For Matteo Berrettini, This Wimbledon Has Happened For Years


WIMBLEDON, UK — Matteo Berrettini has been in the limelight this summer.

The 24-3 series, which started with a championship in Serbia’s capital Belgrade, advanced to the Wimbledon semi-finals where seventh-seeded Berrettini will face 14-seeded Polish Hubert Hurkacz in the men’s singles final on Friday.

It’s been a long and steep climb since Berrettini came to a tennis club in Rome at the age of 14 and admired the reputation of coach Vincenzo Santopadre, whom he met. The career-record singles ranking was 100..

“I started with him when I was 14 and it was crazy for me to think about getting into the top 100,” Berrettini said in an interview. “His top rank was number 100 and he was like, ‘Wow, this guy is awesome!’ I was looking at it.”

Berrettini was not one of the best players in Italy in his age range, and Santopadre and other coaches at Circolo Canottieri Aniene wanted to give him time and space to decide if tennis was something he wanted to do seriously.

“I wanted to wait for him to decide to become a tennis player because sometimes there are young people who start too early to be pros,” Santopadre, who still coaches Berrettini more than a decade later, said in an interview. “I wanted him to know that he wanted to be a tennis player.”

Santopadre saw a player in Berrettini who could break the mold of the typical Italian tennis player who relied on high-spin forehands on clay courts and “tried to force him to be less conservative in his game”.

Berrettini is confident in his belief in Santopadre’s vision of where his career is going.

“One of the best things I did in my career was when I was younger I really trusted Vincenzo,” said Berrettini. “He looked at me and saw that I was growing so tall, taller, and he said to me, ‘Look, you’re going to be an aggressive player. You’re going to serve bombs and try to score points as quickly as possible.”

While returning to tactics that allow many young players to win games at the junior level, Santopadre said Berrettini adheres to the first-strike, high-award-winning style of tennis he wanted Santopadre to play.

Santopadre said, “One of the best things we’ve done is understand that it’s a long-term project to be a great player.” Said. “When he was young, he didn’t care about results; He just wanted to improve. That was his mentality.”

As he grew 6 feet 5 inches, Berrettini’s physicality was sharpened to make him a powerhouse: Listed at 209 pounds, the heaviest player in the ATP top 20 is over 10 pounds heavier than the next player.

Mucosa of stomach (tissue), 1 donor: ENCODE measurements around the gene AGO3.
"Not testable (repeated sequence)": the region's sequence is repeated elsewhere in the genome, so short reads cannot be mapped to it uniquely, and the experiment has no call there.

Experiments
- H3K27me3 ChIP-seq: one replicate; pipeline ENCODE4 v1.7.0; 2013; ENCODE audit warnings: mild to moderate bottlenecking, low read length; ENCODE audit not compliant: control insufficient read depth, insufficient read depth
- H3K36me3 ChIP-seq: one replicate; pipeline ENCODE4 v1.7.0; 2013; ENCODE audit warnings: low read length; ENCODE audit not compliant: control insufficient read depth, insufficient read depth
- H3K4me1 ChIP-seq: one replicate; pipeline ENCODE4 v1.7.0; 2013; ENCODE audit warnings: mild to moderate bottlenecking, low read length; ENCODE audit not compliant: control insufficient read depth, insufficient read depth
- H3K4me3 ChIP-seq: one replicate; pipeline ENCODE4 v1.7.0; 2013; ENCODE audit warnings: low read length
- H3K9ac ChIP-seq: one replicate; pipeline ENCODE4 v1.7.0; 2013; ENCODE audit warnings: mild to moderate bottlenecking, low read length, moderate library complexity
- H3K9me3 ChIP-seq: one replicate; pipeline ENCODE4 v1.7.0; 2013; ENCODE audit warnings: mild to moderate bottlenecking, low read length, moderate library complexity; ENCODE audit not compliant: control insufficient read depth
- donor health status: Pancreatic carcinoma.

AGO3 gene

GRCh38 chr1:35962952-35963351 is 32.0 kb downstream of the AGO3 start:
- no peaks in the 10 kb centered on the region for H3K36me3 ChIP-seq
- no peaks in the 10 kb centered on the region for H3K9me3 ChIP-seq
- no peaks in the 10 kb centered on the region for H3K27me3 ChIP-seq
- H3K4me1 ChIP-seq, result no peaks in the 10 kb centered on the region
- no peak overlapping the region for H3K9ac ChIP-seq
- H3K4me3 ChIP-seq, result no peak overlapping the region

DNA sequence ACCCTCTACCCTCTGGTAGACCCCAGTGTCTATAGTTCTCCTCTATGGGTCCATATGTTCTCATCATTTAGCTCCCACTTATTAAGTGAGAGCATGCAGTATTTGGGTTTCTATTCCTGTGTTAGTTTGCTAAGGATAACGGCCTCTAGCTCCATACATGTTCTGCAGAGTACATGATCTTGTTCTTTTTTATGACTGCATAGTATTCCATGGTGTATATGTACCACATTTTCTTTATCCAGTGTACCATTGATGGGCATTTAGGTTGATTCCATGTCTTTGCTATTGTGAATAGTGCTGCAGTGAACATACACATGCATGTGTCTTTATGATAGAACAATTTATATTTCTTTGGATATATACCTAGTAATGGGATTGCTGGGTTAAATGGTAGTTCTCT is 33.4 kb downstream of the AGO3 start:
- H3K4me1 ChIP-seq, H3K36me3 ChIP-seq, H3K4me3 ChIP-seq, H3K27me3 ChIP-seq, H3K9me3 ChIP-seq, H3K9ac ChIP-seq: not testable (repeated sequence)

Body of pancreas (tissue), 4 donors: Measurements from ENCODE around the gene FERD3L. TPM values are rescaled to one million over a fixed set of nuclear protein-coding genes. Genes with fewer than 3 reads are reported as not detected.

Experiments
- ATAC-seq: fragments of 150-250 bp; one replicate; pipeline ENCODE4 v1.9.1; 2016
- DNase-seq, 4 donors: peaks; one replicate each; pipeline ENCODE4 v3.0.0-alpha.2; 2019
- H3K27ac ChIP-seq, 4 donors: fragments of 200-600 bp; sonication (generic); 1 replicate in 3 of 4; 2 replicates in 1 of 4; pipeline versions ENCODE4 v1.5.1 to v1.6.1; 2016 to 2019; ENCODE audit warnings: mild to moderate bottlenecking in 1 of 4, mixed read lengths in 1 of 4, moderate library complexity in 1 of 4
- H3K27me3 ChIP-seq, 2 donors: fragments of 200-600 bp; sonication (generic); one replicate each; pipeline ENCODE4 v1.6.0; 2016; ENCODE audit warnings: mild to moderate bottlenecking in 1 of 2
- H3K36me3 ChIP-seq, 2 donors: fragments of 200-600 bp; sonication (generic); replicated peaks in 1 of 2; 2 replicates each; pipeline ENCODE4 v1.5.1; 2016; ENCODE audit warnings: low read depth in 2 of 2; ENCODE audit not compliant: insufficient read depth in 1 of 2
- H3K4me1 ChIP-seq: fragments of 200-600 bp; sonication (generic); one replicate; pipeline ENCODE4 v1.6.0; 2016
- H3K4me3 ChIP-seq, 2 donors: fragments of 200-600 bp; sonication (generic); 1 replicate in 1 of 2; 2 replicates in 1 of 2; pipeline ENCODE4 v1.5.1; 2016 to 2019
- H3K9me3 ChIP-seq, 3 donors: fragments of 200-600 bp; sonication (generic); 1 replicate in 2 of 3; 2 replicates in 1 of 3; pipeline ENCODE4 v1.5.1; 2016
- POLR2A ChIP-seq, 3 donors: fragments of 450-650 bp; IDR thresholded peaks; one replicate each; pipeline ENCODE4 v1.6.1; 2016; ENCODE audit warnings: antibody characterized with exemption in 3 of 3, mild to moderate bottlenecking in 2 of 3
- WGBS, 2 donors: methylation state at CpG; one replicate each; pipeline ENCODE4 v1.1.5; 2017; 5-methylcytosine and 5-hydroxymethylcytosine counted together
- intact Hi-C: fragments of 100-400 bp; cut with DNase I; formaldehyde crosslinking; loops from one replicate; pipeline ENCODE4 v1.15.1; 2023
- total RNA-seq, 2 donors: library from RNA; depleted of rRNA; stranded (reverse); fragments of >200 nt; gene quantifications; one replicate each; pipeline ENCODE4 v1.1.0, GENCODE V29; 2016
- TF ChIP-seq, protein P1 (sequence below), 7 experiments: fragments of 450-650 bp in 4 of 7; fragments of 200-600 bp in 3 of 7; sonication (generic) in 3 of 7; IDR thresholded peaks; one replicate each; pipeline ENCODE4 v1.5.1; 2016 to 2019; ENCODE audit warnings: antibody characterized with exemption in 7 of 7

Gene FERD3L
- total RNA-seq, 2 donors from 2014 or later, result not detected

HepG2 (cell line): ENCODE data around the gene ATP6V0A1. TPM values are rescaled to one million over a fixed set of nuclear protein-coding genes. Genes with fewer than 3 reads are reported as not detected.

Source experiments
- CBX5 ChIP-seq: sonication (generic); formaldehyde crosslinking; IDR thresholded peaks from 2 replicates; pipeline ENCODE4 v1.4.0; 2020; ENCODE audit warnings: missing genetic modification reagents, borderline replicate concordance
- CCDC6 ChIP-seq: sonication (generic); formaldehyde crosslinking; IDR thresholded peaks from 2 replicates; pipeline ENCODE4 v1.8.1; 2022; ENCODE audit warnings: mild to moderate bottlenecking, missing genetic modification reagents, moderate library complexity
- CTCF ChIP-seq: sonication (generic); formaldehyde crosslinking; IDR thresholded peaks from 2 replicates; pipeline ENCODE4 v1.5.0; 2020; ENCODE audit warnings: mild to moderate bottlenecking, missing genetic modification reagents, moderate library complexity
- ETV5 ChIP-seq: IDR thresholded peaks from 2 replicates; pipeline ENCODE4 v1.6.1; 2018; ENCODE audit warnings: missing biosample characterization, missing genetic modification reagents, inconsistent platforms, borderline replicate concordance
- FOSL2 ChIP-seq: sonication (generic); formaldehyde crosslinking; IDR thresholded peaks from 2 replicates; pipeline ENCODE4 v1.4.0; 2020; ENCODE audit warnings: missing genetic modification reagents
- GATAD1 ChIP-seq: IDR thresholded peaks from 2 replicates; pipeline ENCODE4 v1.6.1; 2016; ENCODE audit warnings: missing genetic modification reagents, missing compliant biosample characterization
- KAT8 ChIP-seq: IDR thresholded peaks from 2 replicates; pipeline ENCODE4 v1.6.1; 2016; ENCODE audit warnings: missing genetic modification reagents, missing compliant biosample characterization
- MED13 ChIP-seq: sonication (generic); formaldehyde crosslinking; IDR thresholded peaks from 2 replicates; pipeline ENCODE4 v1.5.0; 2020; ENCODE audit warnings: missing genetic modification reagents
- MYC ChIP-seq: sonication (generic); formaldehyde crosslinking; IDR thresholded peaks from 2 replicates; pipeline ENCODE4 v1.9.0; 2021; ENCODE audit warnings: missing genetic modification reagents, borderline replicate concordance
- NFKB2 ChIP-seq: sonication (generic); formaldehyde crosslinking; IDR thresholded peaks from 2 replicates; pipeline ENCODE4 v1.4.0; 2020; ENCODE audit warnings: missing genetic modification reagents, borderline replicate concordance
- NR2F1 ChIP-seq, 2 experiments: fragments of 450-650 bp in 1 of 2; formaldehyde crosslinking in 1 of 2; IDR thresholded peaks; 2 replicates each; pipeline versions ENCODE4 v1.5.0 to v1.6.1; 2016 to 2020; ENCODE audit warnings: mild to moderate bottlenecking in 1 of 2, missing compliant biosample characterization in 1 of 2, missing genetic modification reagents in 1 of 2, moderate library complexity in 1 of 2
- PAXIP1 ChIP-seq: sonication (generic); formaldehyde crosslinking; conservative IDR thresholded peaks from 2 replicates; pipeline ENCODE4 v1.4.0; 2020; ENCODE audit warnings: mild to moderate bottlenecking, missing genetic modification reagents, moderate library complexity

Berrettini, who led the players who missed 57 percent of their first serve at Wimbledon, said he felt confident knowing he could “serve for five hours”.

“That’s what we were working on: We tried to be explosive, strong, powerful,” Berrettini said. “That’s what I love to do. In tennis you have to be ready for anything, for long rallies, but these are the guns we’re trying to have. I’m very happy to have confidence in them right now.”

Where Berrettini fails to recover, he says with a self-deprecating laugh that he’s below his knee, leaving him unusually high for a tennis player.

“This is why I play with ankles because my ankles and calves are so thin and fragile,” he said. “This is how my family is: genetics. There is nothing I can do about it. I swear I work on my calves but it looks like I’m not. I do and nothing.”

But despite this minor disappointment, Berrettini is increasingly liking what he sees in himself and is more confident since his strong debuts at the 2019 Grand Slam tournaments peaked by rushing to the semifinals of the US Open.

“And then, after the US Open, I looked at myself in the mirror and said: You’re really dangerous when you’re open like this, with your guns working, your mindset there. I felt it after that too.”

Top-ranked Novak Djokovic remains the clear favorite in the first half of the draw, while Santopadre said Berrettini’s confidence in belonging to the sport’s upper echelon has become as formidable a weapon as his strong serve and forehand.

“The best thing is that he knows he is the best player right now,” Santopadre said. “Awareness of this issue has improved a lot. He feels comfortable playing the best players. He knows he can win against anyone. He knows he can win a Grand Slam title.”

Berrettini, who came to Wimbledon as a popular pick to reach the final after winning the nearby warm-up event at London’s Queen’s Club, said that after more than a decade of rekindling expectations of what might be possible, he and Santopadre felt it. ready to win this tournament.

“I believe in this and my team believes in it,” said Berrettini. “It took a while, but now everyone is looking in the same direction and it feels great.”


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